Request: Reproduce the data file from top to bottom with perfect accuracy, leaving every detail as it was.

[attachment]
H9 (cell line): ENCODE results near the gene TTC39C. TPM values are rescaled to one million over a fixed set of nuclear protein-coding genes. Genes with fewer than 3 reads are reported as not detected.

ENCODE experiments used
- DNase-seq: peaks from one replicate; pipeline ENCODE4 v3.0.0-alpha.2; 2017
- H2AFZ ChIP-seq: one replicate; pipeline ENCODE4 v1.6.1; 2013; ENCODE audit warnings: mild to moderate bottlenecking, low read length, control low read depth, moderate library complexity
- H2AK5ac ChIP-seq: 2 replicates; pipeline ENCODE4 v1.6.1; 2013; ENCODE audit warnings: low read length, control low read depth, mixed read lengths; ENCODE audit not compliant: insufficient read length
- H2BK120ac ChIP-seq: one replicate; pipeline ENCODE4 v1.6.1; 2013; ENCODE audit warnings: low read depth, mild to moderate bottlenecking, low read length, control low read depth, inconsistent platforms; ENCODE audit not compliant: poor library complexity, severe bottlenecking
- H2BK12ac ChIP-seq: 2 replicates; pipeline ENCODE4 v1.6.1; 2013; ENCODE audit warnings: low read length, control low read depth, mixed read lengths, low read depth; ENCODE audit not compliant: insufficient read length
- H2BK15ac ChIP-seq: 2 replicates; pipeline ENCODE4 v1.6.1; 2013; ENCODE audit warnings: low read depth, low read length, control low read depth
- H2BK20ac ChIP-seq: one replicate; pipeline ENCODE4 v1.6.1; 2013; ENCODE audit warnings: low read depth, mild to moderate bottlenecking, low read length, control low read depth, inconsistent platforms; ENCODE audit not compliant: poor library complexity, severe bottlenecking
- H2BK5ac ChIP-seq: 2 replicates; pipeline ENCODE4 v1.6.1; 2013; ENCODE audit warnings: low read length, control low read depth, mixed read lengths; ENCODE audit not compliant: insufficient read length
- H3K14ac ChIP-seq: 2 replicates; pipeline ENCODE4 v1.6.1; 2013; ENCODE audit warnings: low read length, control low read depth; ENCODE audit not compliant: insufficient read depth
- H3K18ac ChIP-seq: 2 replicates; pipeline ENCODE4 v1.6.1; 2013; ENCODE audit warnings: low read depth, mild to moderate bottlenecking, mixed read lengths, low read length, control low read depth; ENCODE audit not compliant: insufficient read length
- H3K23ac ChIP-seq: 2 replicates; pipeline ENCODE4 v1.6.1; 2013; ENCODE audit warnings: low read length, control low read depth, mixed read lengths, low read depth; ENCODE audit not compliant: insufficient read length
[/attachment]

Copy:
H9 (cell line): ENCODE results near the gene TTC39C. TPM values are rescaled to one million over a fixed set of nuclear protein-coding genes. Genes with fewer than 3 reads are reported as not detected.

ENCODE experiments used
- DNase-seq: peaks from one replicate; pipeline ENCODE4 v3.0.0-alpha.2; 2017
- H2AFZ ChIP-seq: one replicate; pipeline ENCODE4 v1.6.1; 2013; ENCODE audit warnings: mild to moderate bottlenecking, low read length, control low read depth, moderate library complexity
- H2AK5ac ChIP-seq: 2 replicates; pipeline ENCODE4 v1.6.1; 2013; ENCODE audit warnings: low read length, control low read depth, mixed read lengths; ENCODE audit not compliant: insufficient read length
- H2BK120ac ChIP-seq: one replicate; pipeline ENCODE4 v1.6.1; 2013; ENCODE audit warnings: low read depth, mild to moderate bottlenecking, low read length, control low read depth, inconsistent platforms; ENCODE audit not compliant: poor library complexity, severe bottlenecking
- H2BK12ac ChIP-seq: 2 replicates; pipeline ENCODE4 v1.6.1; 2013; ENCODE audit warnings: low read length, control low read depth, mixed read lengths, low read depth; ENCODE audit not compliant: insufficient read length
- H2BK15ac ChIP-seq: 2 replicates; pipeline ENCODE4 v1.6.1; 2013; ENCODE audit warnings: low read depth, low read length, control low read depth
- H2BK20ac ChIP-seq: one replicate; pipeline ENCODE4 v1.6.1; 2013; ENCODE audit warnings: low read depth, mild to moderate bottlenecking, low read length, control low read depth, inconsistent platforms; ENCODE audit not compliant: poor library complexity, severe bottlenecking
- H2BK5ac ChIP-seq: 2 replicates; pipeline ENCODE4 v1.6.1; 2013; ENCODE audit warnings: low read length, control low read depth, mixed read lengths; ENCODE audit not compliant: insufficient read length
- H3K14ac ChIP-seq: 2 replicates; pipeline ENCODE4 v1.6.1; 2013; ENCODE audit warnings: low read length, control low read depth; ENCODE audit not compliant: insufficient read depth
- H3K18ac ChIP-seq: 2 replicates; pipeline ENCODE4 v1.6.1; 2013; ENCODE audit warnings: low read depth, mild to moderate bottlenecking, mixed read lengths, low read length, control low read depth; ENCODE audit not compliant: insufficient read length
- H3K23ac ChIP-seq: 2 replicates; pipeline ENCODE4 v1.6.1; 2013; ENCODE audit warnings: low read length, control low read depth, mixed read lengths, low read depth; ENCODE audit not compliant: insufficient read length